Two areas of uncertainty are proving to be major obstacles to the widespread adoption of environmental practices by manufacturing firms and to the efforts of such firms to achieve ISO 14001 certification. The first stems from the ambiguity of the relationship between pollution reduction and profitability. The second arises from the lack of reliable information about the differences in tangible benefits derived from formal, certified environmental management systems (EMS) versus those from an informal or less rigorous set of environmentally focused activities. Consequently, the following question should be answered to help managers make sound decisions about the pollution reduction policies and practices of their firms: Do efforts aimed at reducing pollution impact operations performance and, if so, then does it matter whether the efforts meet ISO 14001 certification standards? The purpose of this study is to answer this pressing question. A decade ago, there was virtually no debate in scholarly or manufacturing circles over the relationship between environmental practices and corporate performance. It was simply taken as a fact that pursuing environmental goals was antithetical to sound business strategy and, quite possible, a violation of the fiduciary duty of managers to shareholders. Conventional wisdom, in fact, held that any investment in improved environmental performance would contribute to penalties such as increased lead times, reduced quality or increased costs—all of which reduced profits and decreased returns to stockholders. In 1991, however, Porter challenged these entrenched beliefs and sparked a debate, which not only increased theoretical and practical interest in the possibility that profitability and pollution reduction were not mutually exclusive goals but, ultimately, brought about a dramatic shift in manufacturers’ attitudes toward environmental responsibility (Porter, 1991). According to Porter, pollution was simply waste, regardless of its source, which diminished value and was symptomatic of problems in products and/or processes. Therefore, contrary to received opinion, reducing or eliminating pollution/waste would not weaken but strengthen corporate competitiveness. Tradition dies hard, however, and Porter engendered criticism (Walley and Whitehead, 1994 and Jaffee et al., 1993) as well as supportive efforts to expand upon his original position (Porter and Van der Linde, 1995a and Porter and Van der Linde, 1995b and several others (Bonifant and Ratcliff, 1994, Curkovic et al., 2000, Klassen and McLaughlin, 1996, Rothenberg et al., 2001, Montabon et al., 2000 and Tibor and Feldman, 1996). In short, the debate continues, but not without positive effect. In the last 10 years, a radical change has come about in management’s views on pollution, the need for pollution reduction and better environmental management. While the bastions of conventional thinking remain, they are decreasing in number, persuasiveness and political clout. Into this continued questioning of the fundamental relationship between dollars and diminution of environmental destruction comes a new and virtually unresearched variable: ISO 14001 certification. In 1996, the ISO 14001 certification standards for environmental performance were adopted, with their acceptance predicated on the promise of certain benefits. First, ISO 14001 was argued to be the next logical step forward given the successes of the quality standard ISO 9000 and its automotive industry variant QS 9000 (Miles and Russel, 1997, Block, 1999, Caillibot, 1999, Reid, 1999 and Corbett and Kirsch, 2001). Second, ISO 14001 was promoted as the standard that would replace the numerous and often conflicting sets of criteria found in various countries. Third, this new standard did not focus on outcomes such as reduced pollution. Instead, the focus of the standard is on the processes involved in the creation, management, and elimination of pollution. Basically, ISO 14001 was set forth as an effective tool to guide managers in their efforts to capitalize on the cost reduction potential of waste reduction (BSI, 1996). Fourth, supporters’ lauded ISO 14001’s stress on the crucial role played by an EMS in overall corporate performance (Sayre, 1996, Tibor and Feldman, 1996 and Corbett and Kirsch, 2001). The impact on corporate performance is said to be an advantage of implementing a formal, certified environmental management system over those of pursuing a less stringent package of pollution-sensitive activities. This study assesses the impact of three types of EMS: (1) an informal system; (2) a formal system that does not meet ISO 1400 standards; and (3) a formal system that does meet ISO 14001 standards. Since ISO 14001 has been in effect for 5 years, over 250,000 firms have been certified internationally (ISO World, 2000 and ISO, 1999). The rate of certification is growing at least 50,000 per year (Corbett and Kirsch, 2001) and we even see large multinational Original Equipment Manufacturers (OEM) demanding certification of their supply base (Anonymous, 1999). Opportunities for research are now apparent through addressing the following questions: has ISO 14001 lived up to the promises made on its behalf and to those promises made on behalf of the adoption of a formal certified EMS? Until this study, little systematic research has been devoted to finding the answers to these questions. Other research questions involve the extent to which pollution reduction contributes to operations performance and the need to understand impacts of a formal, certified environmental management system, this study addresses three basic questions: 1. How does the presence or absence of a formal EMS affect both operations performance and environmental options? 2. Does a firm derive tangible benefits from having a formal, certified environmental management system? 3. What is the magnitude of the impact of (a) having a formal EMS and (b) having a formal and certified EMS? These questions will be examined using a multimethod research perspective (Brewer and Hunter, 1989). Regression analysis of a survey database sheds light on EMS while simultaneously examining several posited relationships between formal EMSs and operations performance variables such as cost lead time, quality, flexibility, and enhanced reputation. This paper is organized into four major sections: the first section establishes the concept of ISO 14001 and the EMS certification standard it sets forth. This discussion lays the groundwork for developing the concept of the EMS and its importance to the firm. The second section develops the operational framework for this study, while the third section summarizes the basic research design and statistical methodology used. To conclude, the fourth section presents the major findings and discusses the theoretical and research implications of the study before identifying directions for future research.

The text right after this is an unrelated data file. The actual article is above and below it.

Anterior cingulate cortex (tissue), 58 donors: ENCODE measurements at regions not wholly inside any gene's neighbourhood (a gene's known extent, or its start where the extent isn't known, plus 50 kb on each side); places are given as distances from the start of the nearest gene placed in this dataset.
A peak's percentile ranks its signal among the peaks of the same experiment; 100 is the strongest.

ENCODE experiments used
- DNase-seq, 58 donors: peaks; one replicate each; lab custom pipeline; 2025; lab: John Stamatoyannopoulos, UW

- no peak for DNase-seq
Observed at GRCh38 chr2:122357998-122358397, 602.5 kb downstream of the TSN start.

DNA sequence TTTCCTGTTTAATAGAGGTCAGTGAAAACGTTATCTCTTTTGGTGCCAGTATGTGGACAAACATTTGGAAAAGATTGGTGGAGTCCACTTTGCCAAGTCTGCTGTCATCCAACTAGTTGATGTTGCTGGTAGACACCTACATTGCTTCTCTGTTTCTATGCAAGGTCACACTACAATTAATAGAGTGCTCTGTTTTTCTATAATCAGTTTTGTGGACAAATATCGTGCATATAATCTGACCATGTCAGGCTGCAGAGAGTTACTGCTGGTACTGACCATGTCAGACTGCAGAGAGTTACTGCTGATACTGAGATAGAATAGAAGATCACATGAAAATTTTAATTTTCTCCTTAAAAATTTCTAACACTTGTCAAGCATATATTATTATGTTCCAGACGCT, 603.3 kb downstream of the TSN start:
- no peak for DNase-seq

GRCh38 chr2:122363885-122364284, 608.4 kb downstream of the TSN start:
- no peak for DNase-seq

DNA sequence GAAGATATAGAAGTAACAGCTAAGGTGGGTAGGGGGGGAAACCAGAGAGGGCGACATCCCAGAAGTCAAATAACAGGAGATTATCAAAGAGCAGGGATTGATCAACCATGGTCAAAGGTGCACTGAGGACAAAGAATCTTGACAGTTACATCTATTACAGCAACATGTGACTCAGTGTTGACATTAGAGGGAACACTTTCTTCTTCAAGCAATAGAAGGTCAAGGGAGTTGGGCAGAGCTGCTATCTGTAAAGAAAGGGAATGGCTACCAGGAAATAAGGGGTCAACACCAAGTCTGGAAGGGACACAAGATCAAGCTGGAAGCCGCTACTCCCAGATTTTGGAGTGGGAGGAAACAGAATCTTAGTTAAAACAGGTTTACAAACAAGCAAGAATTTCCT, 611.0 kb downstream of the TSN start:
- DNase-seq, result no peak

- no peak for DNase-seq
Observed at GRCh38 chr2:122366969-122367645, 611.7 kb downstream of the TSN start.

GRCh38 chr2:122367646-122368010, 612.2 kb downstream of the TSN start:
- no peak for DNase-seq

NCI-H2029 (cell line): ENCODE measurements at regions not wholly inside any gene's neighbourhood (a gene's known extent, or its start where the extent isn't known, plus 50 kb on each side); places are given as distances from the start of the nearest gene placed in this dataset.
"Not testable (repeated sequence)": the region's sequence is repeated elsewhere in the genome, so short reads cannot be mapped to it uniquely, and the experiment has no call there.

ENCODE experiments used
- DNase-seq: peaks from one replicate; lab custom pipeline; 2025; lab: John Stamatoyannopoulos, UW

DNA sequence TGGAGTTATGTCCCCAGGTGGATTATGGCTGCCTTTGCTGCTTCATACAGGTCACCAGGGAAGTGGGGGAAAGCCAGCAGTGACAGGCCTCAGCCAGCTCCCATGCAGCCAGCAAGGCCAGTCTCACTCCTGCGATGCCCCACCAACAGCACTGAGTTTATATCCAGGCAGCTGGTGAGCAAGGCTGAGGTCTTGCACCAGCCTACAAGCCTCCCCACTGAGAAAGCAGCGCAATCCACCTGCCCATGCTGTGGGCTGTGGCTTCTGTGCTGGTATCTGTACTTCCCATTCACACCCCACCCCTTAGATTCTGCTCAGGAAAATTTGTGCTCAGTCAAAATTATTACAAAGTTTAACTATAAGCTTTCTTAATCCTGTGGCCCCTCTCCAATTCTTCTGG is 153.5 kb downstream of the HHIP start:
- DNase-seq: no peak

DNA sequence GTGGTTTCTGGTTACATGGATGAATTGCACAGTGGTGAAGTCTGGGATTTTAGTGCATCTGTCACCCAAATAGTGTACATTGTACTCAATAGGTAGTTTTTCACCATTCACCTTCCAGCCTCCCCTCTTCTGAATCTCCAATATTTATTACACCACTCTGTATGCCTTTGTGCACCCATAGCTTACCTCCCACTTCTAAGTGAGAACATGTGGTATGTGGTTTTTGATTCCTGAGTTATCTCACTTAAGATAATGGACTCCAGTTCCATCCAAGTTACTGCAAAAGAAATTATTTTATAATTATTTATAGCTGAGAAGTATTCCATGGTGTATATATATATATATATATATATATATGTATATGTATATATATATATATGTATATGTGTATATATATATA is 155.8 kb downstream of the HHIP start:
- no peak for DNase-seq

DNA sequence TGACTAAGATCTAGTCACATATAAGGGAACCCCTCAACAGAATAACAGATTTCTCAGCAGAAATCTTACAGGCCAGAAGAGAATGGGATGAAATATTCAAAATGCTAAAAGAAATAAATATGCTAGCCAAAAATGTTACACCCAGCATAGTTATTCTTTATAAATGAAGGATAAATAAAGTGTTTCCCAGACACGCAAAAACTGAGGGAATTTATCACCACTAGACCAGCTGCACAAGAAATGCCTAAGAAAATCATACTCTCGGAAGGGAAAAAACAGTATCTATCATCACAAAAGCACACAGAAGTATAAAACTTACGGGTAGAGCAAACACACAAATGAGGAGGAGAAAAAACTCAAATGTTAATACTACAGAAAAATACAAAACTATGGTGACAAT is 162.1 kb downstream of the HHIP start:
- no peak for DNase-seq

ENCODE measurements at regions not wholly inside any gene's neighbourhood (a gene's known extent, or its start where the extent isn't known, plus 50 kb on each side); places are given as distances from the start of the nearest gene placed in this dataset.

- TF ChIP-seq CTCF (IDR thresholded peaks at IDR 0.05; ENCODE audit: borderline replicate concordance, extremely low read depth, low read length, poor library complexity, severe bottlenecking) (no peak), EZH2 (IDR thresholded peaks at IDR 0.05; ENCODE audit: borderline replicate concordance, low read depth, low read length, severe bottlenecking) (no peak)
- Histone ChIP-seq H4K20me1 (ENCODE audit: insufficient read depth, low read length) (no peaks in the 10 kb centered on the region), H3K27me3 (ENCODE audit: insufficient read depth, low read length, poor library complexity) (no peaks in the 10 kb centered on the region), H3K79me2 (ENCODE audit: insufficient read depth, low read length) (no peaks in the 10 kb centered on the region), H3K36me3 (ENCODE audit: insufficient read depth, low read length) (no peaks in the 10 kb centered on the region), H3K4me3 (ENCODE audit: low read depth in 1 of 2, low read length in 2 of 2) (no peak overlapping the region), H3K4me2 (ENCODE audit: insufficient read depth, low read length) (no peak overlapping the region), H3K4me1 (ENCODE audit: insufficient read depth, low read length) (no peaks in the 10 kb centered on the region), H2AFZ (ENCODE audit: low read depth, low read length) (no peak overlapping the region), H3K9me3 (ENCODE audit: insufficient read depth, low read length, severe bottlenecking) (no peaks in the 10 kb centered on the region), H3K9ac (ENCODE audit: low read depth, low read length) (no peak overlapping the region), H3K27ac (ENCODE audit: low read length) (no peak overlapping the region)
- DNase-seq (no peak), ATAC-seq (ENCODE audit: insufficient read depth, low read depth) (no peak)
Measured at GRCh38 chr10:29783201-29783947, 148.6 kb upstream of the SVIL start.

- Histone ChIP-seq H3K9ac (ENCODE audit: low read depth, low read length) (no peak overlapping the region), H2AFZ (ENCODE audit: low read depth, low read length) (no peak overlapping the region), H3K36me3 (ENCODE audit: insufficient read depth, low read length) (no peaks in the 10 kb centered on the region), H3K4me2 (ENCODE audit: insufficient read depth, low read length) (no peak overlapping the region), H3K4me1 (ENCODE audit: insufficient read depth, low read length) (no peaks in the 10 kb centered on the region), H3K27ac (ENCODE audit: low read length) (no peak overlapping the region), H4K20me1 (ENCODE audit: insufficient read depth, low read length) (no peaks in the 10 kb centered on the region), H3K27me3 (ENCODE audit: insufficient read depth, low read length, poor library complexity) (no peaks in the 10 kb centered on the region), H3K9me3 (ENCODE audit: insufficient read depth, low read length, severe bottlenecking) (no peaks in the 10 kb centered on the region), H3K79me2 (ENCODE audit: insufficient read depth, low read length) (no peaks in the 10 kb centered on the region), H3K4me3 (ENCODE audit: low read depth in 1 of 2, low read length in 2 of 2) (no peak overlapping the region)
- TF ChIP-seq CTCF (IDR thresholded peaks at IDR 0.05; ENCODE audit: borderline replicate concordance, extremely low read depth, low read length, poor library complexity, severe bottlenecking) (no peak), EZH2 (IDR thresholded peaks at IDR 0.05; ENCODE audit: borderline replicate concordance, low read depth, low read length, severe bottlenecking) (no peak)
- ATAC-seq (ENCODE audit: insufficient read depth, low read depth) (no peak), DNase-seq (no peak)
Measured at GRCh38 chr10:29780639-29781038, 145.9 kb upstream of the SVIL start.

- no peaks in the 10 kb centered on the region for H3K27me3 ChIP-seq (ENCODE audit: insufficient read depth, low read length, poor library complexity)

نتیجه گیری انگلیسی
After assessing non-normality and departures from some of the assumptions of regression analysis, 26 full factorial univariate ANOVAs were run. Since they are essentially preparatory, the results of these runs are not reported in detail. The performance variable results are summarized in Table 3, while environmental options results summarized in Appendix B. In all cases, the models were significant (as denoted by the F-statistic) and, with the exception of two instances (both observed for the options-oriented models), the higher order interactions were not significant. With no theoretical support for including the two interactions, it was decided to include only main effects in the resulting regression equations for the fourth stage of analysis. To test for omitted variable bias of the model, all regressions were tested using the Ramsey regression specification test for omitted variables ( Ramsey, 1969 and Ramsey and Schmidt, 1976). The regression specification error identified no problems with the models used in this study. The use of a main effects regression model simplifies the interpretation of the resulting findings, especially as they pertain to the β weights, since these can now be viewed as capturing the incremental effects of the each independent variable on the resulting dependent variables. For each of the regression equations, the independent variables were coded as dummy variables. The intercept was treated as the base case. This case consisted of the following conditions: • no formal EMS; • first quartile sales; • privately held. The result is that the independent variables were represented by six dummy variables, one continuous variable, as well as the intercept. The resulting regression models involve An additional variable was used to test for a significant difference between having a formal EMS and a formal certified EMS. This variable EMS2–EMS3 is also included in the results in Table 4. The results of the regression analyses involving performance are summarized in Table 4. The results of the regression analysis for environmental options are summarized in Appendix C. We will first examine and discuss the results of the corporate performance variables. A summary of the significant findings by independent variables for these two categories of dependent variables is presented in Table 5.